• Print out and execute the Individual Contributor License Agreement (“ICLA”), and send us a copy (send a scan to IP-Manager at OpenNTF dot org or fax it to +1 845-491-7347)
  • Or, have your employer print out and execute a Corporate Contributor License Agreement (“CCLA”) and send us a copy. The corporate version of this agreement can cover several employees at once.
Third, create a new project or contact an existing project owner to add code to their project.

Q: What License can I use?
A: We require that all Projects be licensed under Apache 2.0 or one of the GPL3 family of licenses (see IP/Licensing below).

Q: Are there other rules that I need to follow?
A: The details are in the IP Policy – but briefly you should include a copy of the license you have chosen in the root directory of the zip, and also put a Notice file that mentions contains your copyright, and lists any 3rd party code that you may have included along with information on the license for that code. If you have included 3rd party code – the licenses for that code should also be in the root directory.

Q: This last part sounds complicated. Can I get advice on how to handle this?
A: Sure – contact IP-Manager at OpenNTF dot org

Project Management

Q: OK – I have started a Project. Can I give write permissions to others?
A: Sure – You can give write permissions to those who, like you, have covered by an ICLA or CCLA.

Q: I am moving to a new job – and someone else has volunteered to continue on as Project Lead. How do I transfer the Project Lead Permissions to that person?
A: Send a note to the IP-Manager, copying the proposed Project Lead, stating that you would like to transfer the Project Lead permissions – and let us know why you need to do it. The new Project Lead must be covered by an ICLA or CCLA.

Q: I would like to remove permissions from a member of our team – as there have been some issues. How do I do that?
A: These cases are always difficult. Send information on the problem to the IP-Manager who will work with the Steering Committee to resolve the problem. Note that the write permissions for OpenNTF projects are allocated by the Steering Committee and may be revoked at the Steering Committee’s discretion.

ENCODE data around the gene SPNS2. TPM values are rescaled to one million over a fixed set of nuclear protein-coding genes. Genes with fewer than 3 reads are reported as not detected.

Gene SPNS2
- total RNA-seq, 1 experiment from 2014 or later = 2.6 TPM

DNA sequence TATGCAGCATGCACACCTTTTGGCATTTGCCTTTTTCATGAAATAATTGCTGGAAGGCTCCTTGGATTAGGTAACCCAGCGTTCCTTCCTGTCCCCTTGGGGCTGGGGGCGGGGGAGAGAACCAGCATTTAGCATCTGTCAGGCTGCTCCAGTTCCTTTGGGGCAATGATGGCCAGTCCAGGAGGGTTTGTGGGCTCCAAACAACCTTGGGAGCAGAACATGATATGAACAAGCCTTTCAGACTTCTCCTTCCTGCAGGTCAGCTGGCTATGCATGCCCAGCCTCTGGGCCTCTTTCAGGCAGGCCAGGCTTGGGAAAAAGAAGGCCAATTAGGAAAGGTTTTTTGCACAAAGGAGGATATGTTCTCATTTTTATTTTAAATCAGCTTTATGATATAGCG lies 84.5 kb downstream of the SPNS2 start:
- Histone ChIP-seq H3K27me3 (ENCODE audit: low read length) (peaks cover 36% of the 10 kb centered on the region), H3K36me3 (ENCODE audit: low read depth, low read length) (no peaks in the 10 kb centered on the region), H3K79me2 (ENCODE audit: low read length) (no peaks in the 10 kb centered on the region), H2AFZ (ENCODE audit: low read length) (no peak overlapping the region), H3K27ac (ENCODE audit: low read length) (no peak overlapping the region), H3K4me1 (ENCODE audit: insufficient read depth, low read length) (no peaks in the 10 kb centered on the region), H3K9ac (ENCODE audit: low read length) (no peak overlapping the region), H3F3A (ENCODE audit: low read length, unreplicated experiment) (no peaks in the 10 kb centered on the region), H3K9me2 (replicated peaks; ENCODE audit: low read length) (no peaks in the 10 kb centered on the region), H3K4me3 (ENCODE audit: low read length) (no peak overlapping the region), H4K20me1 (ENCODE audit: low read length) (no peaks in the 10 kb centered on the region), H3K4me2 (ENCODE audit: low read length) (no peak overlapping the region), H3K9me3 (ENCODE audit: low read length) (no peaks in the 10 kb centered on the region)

Q: Can I remove my Project and/or Release?
A: This is a tricky issue – as at OpenNTF we want to ensure long-term availability of OpenSource code. You can send a note to the IP Manager requesting removal of the code, however, the decision whether to carry out the request will be made by the Steering Committee. Factors influencing the decision will be whether the code is available in another project, or whether there is a legal issue with the code.

Q: I have started a Project – but it tells me that my release is an Incubator Release that others can’t see. What gives?
A: We have a set of conditions that you need to fulfill before others can see your Releases. First, all the Contributors must be covered by ICLAs or CCLAs. Also, you need to ensure that you include the appropriate software license and Notice files as described in Contribution Process. The Release page will allow you to check off these tasks when you have done them – giving you a % Complete rating. Once you reach 75% Complete, your release will be made Visible to the world.